LV systolic dimensions were normal in patients with apical HCM and smaller than normal in those with septal HCM ( Table 2 ). Diastolic parameters differed among the analyzed groups. Patients with apical HCM had lower early diastolic mitral inflow and annular velocities, longer isovolumic relaxation times, and increased left atrial volumes indexed to body surface area compared with normal controls. Patients with septal HCM had normal mitral early diastolic flow velocities, low mitral annular velocities, and prolonged isovolumic relaxation times compared with normal controls. Mitral early diastolic deceleration times were longer, and indexed left atrial volumes and calculated E/E′ ratios were higher, compared with normal controls and patients with apical HCM. Thus, diastolic dysfunction was evident in both patterns of HCM.
|Normal controls||Patients with apical HCM||Patients with septal HCM|
|Variable||(n = 25)||(n = 27)||(n = 45)|
|LVd (cm)||4.51 ± 0.39 ∗||4.87 ± 0.50 ‡||4.35 ± 0.57|
|LVs (cm)||2.87 ± 0.40||2.92 ± 0.52 ‡||2.38 ± 0.59 †|
|MVE (m/sec)||0.76 ± 0.13 ∗||0.62 ± 0.15 ‡||0.78 ± 0.26|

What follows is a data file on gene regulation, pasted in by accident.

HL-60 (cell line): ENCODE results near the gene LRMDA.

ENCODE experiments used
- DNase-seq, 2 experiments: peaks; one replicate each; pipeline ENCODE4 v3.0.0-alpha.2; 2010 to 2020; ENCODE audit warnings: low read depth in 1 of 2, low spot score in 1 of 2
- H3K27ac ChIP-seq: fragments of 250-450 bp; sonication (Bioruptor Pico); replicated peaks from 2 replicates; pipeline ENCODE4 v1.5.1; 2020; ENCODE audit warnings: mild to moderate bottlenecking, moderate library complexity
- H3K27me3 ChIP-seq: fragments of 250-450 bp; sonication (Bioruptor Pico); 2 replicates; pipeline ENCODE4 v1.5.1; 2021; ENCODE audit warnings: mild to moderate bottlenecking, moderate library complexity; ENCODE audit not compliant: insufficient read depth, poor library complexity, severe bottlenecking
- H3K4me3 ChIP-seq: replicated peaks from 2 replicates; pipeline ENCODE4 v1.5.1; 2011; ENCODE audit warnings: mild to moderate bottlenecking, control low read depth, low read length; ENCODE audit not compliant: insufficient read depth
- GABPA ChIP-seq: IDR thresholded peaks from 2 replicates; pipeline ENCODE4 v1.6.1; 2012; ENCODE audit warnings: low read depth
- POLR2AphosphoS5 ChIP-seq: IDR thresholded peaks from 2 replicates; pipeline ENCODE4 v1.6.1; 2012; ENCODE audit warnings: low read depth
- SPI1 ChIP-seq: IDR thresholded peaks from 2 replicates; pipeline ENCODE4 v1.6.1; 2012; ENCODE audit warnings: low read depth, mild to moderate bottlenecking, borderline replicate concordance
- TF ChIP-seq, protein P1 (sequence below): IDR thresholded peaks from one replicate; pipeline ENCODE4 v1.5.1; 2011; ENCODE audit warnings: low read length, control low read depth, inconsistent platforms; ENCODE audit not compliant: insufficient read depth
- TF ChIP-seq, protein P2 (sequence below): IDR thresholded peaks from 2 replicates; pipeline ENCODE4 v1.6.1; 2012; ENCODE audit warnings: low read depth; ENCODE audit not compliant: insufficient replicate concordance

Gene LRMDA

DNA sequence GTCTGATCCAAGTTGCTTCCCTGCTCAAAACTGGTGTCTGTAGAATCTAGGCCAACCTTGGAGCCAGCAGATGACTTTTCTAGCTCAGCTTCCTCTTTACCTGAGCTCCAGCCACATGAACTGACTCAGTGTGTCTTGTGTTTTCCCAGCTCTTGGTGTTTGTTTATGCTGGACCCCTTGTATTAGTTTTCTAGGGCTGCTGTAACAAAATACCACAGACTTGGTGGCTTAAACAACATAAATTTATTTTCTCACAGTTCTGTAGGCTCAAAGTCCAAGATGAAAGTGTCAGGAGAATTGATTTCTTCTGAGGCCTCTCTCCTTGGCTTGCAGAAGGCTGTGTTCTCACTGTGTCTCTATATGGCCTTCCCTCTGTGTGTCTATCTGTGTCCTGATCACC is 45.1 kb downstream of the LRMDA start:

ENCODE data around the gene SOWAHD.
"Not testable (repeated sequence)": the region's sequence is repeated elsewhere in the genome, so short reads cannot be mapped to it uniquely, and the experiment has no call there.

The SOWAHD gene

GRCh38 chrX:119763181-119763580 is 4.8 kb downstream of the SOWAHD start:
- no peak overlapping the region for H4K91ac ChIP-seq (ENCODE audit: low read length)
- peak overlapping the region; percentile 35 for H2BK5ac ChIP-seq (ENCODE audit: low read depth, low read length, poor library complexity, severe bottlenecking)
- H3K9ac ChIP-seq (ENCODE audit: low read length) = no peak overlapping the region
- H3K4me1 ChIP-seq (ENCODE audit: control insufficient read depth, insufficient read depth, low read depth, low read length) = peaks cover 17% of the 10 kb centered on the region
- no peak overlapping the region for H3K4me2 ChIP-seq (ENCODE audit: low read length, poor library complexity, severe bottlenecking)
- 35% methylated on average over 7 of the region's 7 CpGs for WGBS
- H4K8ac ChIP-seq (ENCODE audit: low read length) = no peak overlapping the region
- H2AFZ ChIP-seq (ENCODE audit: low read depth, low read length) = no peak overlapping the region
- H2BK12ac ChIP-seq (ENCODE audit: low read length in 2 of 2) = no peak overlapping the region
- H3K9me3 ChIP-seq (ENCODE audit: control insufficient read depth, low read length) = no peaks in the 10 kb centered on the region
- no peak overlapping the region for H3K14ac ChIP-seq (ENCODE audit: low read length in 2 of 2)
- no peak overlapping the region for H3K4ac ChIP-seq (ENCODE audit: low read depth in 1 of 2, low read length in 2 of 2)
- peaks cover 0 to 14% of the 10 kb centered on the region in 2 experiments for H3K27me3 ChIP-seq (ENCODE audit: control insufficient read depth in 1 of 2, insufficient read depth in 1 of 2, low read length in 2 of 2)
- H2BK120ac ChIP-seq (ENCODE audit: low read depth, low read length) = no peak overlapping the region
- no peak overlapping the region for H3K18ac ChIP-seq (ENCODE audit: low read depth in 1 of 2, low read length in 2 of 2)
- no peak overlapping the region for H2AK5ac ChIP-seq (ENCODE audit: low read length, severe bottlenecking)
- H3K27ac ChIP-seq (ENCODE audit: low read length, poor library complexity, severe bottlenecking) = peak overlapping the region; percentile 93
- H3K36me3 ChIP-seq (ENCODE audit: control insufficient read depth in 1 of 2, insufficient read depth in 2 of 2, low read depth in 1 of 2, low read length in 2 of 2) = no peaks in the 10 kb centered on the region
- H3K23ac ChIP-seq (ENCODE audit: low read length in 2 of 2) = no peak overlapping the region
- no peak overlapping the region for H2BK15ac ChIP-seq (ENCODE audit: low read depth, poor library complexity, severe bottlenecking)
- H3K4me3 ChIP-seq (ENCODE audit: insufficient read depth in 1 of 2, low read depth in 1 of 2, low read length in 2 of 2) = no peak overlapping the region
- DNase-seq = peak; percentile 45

|MVA (m/sec)||0.61 ± 0.15||0.51 ± 0.17 ‡||0.71 ± 0.33|
|DT (msec)||203 ± 40||201 ± 58 ‡||241 ± 70 †|
|IVRT (msec)||74 ± 16 ∗||87 ± 29||91 ± 20 †|
|PVS (m/sec)||0.55 ± 0.10||0.50 ± 0.13||0.55 ± 0.12|
|PVD (m/sec)||0.46 ± 0.13||0.44 ± 0.18||0.42 ± 0.12|
|E′ (cm/sec)||13.0 ± 4.2 ∗||8.6 ± 2.5||7.3 ± 3.6 †|
|E/E′||6.1 ± 1.9||6.1 ± 2.2||13.9 ± 11.1 †|
|LAVI (mL/m 2 )||24.4 ± 6.9 ∗||35.4 ± 8.3||40.2 ± 12.6 †|
Regional Myocardial Mechanics
Long-axis shortening (longitudinal strain; Figure 2 A) was uniform in the three levels examined in the normal control group (−21 ± 4%). In the two groups of patients with HCM, longitudinal strain varied with the pattern of regional hypertrophy. Compared with normal controls, patients with apical HCM had decreased longitudinal strain in the hypertrophied mid and apical segments, while nonthickened basal segments demonstrated normal longitudinal strain. In patients with septal HCM, longitudinal strain was lower than in normal controls in all segments except the apical lateral segment. In these patients, the extent of the decrease in longitudinal strain followed the extent of segmental hypertrophy ( Figures 2 and 3 ). Thus, regional changes reflected the pattern of hypertrophy in both patient groups, with reductions of longitudinal strain of the mid segments common to both groups.